Following feeling of tiredness, reduction in the

Following symptoms may appear single or in combination with others or may be altogether suppressed: significant and unexplainable loss of weight, cough with thick sputum, persistent watery diarrhea, swollen glands in armpits, groin and sides of neck, oral and anal ulcers persistent feeling of tiredness, reduction in the number of white blood cells, red blood cells and blood platelets.

According to a report published to a report published in the British magazine “Nature”, the incurable virus incubation period may last as 15 years. According to U.S. estimates, viral incubation times ranged from 5 to 10 years.

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This dreaded disease mainly spreads through homosexual and heterosexual contacts as in the case of American Catholic Clergy. It also spreads through the infected syringes and needles used by drug addicts and through the clinical transfusion of infected blood.

Presence of virus in the body is detected by a simple blood test known as ELISA test (Enzyme linked Immune Solvent Assay Test). Positive results of ELISA test can be confirmed by other tests (Western blot test, immune fluorescence test).

In India, Indian Council of Medical Research (ICMR) is the only organization to have facilities for ELISA test and the Western blot test.

The disease is incurable. But researchers are trying to find an effective but safe drug and a vaccine which would prevent the spread of the disease. A number of drugs have been considered. Dideoxy nucleosides, Azidothymidine (AZT) and Ribavarin appear most satisfactory.

AZT is already being administered to patients in the U.S.A. Vaccine has also been prepared by a French group led by Daniel Zangury which is ready for trial. The trial will have to be done on human beings since animals do not respond to the AIDS virus as humans do.

Scientists at the National Institute of Virology at Pune have discovered a particle which may shed light on several aspects of AIDS. The NIV is engaged in studies on AIDS and is the first laboratory engaged by ICMR to undertake investigation.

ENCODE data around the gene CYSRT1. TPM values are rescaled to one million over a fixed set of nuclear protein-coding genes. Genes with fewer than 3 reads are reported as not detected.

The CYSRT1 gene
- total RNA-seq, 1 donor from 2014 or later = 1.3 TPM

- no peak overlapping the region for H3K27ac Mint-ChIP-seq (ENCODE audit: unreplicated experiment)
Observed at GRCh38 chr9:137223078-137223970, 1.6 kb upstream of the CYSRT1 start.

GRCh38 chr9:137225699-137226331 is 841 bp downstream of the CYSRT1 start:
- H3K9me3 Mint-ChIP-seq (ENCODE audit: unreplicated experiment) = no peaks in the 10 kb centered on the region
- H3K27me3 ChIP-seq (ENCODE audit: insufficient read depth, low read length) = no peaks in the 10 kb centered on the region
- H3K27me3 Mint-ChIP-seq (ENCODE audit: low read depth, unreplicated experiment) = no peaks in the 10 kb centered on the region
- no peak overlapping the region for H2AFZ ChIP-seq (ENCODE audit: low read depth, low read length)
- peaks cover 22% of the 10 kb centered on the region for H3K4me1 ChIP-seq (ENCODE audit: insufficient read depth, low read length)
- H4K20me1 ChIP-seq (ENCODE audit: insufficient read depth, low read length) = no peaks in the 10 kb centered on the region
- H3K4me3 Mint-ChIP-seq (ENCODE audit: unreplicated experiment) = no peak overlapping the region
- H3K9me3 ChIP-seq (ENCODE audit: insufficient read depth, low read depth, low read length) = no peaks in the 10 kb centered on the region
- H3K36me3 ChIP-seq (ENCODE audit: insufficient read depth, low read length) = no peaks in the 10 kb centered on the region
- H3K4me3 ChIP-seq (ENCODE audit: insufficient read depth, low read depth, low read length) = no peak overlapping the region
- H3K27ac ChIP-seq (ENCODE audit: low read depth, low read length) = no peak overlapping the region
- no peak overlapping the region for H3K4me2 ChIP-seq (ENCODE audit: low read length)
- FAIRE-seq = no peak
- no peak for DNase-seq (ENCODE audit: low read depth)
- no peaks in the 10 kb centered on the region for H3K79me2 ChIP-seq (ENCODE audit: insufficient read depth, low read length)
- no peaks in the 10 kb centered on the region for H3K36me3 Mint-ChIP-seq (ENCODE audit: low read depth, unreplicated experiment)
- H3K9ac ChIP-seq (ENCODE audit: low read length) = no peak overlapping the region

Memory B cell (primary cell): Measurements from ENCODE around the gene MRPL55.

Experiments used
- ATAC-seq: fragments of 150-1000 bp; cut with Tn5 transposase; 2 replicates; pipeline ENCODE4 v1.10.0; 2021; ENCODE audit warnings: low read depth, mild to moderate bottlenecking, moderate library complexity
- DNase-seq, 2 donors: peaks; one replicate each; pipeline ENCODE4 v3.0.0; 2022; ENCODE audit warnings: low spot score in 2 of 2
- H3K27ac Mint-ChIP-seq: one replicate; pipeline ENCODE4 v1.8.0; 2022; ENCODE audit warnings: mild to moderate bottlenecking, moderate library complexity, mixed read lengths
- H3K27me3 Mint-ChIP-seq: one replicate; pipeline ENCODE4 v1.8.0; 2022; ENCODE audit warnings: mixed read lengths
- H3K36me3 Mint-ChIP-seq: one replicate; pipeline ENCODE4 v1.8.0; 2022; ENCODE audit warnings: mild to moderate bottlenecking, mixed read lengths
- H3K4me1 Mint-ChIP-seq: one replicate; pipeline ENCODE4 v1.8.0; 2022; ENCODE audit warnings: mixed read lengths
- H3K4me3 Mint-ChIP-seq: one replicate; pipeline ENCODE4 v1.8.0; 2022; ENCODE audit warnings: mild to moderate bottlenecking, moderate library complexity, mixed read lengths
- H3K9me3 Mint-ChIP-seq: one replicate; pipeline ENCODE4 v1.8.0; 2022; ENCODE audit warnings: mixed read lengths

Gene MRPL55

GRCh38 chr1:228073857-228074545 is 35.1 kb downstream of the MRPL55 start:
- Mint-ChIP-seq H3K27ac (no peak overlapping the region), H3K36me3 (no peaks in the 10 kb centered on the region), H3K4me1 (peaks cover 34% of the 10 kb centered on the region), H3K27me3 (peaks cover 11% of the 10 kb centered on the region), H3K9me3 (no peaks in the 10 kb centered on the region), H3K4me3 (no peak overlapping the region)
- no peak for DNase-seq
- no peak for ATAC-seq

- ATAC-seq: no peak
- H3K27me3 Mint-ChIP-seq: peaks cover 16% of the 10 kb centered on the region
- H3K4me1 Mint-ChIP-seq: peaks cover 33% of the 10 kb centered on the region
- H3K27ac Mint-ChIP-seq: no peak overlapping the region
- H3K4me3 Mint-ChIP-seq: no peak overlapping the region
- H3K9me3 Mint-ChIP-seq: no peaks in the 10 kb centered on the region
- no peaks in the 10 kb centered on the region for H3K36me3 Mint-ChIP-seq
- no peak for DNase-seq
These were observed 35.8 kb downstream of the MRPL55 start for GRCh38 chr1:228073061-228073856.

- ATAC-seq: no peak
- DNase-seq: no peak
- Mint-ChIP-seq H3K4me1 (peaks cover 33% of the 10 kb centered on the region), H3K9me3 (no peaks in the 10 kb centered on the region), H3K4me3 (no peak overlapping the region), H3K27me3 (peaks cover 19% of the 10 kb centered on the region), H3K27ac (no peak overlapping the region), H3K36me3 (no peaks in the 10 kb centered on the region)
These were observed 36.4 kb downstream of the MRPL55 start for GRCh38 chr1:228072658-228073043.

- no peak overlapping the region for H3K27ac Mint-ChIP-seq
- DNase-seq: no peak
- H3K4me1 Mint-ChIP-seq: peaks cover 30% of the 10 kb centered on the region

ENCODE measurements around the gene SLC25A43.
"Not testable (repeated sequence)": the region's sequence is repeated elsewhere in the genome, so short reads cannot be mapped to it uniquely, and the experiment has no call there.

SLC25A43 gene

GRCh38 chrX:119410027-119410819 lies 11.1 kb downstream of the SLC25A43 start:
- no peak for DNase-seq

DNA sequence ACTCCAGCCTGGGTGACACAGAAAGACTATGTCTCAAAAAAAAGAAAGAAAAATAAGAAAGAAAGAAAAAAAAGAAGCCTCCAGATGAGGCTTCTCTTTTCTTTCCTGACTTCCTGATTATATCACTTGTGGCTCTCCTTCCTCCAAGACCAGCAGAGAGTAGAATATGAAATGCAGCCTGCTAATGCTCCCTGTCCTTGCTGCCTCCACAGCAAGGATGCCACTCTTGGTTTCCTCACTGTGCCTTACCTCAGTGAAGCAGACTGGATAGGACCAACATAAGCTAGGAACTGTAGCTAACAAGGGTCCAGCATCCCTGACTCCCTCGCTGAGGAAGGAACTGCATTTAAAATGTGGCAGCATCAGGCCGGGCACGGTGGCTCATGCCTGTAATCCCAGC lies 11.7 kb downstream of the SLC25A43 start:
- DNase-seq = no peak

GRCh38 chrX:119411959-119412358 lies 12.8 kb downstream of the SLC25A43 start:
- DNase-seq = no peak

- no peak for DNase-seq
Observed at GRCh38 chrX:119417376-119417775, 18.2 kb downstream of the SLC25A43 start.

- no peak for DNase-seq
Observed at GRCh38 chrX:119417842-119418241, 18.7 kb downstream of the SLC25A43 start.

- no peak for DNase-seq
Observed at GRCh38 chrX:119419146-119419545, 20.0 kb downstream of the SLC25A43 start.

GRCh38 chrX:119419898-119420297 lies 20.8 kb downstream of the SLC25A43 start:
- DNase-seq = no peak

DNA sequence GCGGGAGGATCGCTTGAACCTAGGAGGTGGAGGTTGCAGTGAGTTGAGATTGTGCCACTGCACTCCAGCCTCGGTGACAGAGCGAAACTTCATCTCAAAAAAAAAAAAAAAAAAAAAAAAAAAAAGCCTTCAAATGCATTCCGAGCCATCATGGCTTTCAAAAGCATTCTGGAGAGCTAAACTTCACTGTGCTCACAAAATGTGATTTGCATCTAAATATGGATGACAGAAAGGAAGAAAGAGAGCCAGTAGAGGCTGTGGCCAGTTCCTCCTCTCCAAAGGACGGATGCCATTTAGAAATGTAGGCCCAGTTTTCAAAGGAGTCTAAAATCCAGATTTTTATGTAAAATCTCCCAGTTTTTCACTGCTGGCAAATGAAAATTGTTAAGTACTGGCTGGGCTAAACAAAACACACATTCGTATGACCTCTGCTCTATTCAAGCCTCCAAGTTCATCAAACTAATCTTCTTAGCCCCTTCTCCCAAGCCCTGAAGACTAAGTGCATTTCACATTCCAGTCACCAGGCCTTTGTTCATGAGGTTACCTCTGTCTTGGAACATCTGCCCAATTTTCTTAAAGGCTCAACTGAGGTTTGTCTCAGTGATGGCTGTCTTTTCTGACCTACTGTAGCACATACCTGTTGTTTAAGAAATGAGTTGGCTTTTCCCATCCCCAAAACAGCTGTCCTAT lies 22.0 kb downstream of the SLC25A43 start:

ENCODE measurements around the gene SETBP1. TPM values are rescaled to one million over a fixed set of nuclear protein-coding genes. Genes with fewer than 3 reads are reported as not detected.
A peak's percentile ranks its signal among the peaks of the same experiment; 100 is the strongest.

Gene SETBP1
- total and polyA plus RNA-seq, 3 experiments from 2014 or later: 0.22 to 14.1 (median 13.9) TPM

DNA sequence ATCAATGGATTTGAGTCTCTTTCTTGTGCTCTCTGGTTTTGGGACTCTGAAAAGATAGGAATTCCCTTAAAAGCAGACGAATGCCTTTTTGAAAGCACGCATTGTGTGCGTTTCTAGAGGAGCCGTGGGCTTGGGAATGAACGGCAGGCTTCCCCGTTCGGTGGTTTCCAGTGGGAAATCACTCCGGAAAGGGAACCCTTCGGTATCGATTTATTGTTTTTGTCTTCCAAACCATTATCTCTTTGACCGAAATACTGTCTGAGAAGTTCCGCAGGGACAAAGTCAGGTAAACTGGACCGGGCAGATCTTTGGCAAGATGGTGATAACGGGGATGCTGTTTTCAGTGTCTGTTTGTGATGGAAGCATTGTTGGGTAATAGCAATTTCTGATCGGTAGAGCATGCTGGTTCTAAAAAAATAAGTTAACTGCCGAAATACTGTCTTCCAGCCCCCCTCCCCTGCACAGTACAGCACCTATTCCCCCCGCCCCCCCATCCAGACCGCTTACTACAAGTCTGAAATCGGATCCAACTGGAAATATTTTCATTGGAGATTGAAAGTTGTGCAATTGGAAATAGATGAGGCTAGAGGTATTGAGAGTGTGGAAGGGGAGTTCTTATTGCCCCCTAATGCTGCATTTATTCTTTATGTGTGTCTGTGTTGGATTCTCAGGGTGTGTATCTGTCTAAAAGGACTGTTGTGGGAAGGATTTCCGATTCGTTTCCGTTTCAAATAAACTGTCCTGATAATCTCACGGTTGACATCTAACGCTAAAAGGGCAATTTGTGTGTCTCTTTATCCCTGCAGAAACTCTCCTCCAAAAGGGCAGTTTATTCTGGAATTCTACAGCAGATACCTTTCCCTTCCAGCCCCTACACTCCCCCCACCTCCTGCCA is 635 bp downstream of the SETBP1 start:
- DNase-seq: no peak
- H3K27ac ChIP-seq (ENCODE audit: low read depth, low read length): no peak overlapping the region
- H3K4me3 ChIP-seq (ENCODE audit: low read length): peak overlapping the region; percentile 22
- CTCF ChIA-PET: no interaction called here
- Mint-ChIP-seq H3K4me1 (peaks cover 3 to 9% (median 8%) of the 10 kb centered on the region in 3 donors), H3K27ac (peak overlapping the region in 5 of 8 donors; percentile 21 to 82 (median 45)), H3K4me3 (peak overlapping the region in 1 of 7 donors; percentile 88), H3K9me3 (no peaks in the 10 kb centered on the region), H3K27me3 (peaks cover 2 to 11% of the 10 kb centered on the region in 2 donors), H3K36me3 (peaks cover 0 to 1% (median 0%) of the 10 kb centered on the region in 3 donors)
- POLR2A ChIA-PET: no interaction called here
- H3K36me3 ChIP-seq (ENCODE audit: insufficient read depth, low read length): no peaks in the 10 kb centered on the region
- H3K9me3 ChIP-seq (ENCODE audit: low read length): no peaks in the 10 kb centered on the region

The first AIDS patient appeared in 1979 in New York. However, it was only in 1983 that a French Research team of the famed Pastur Institute of Paris headed by Dr Luc Montagnier succeeded in isolating the virus from a French AIDS patient who had got infected in New York. Three months, later, a US research group identified this virus in an American patient.

There is a big controversy as regards the origin of AIDS. Reports appearing in the Western media have claimed that AIDS could have its origin in Africa. The US magazine Newsweek of December 1, 1986 maintained that 50,000 people have died in 11 nations of that continent since the first appearance of AIDS virus.

According to a London-based newspaper report also, there would be 80 million AIDS virus carriers in ‘black Africa’ by 1990. Dr. Jonathan Mann, Director of the WHO AIDS Control Programme has, however, described these reports as “greatly exaggerated”.

The Western media has cited some research reports to assert that the disease has come from the African “green monkey”.

But the mainstream of scientific opinion maintains that the AIDS virus “must be an artificial product, the result of a gene manipulation”. Eminent British Scientist John Seale holds that AIDS virus was produced artificially in a laboratory.

Robert Stracher, an American scientist, holds the same opinion. The French biophysicians Prof. Jacob Segal and Dr. Lilli Segal point out that the U.S. army opened its first laboratory for gene manipulation of pathogens for military use at Fort Dentrick, Maryland, in 1977. The first AIDS patient appeared in the USA two years later.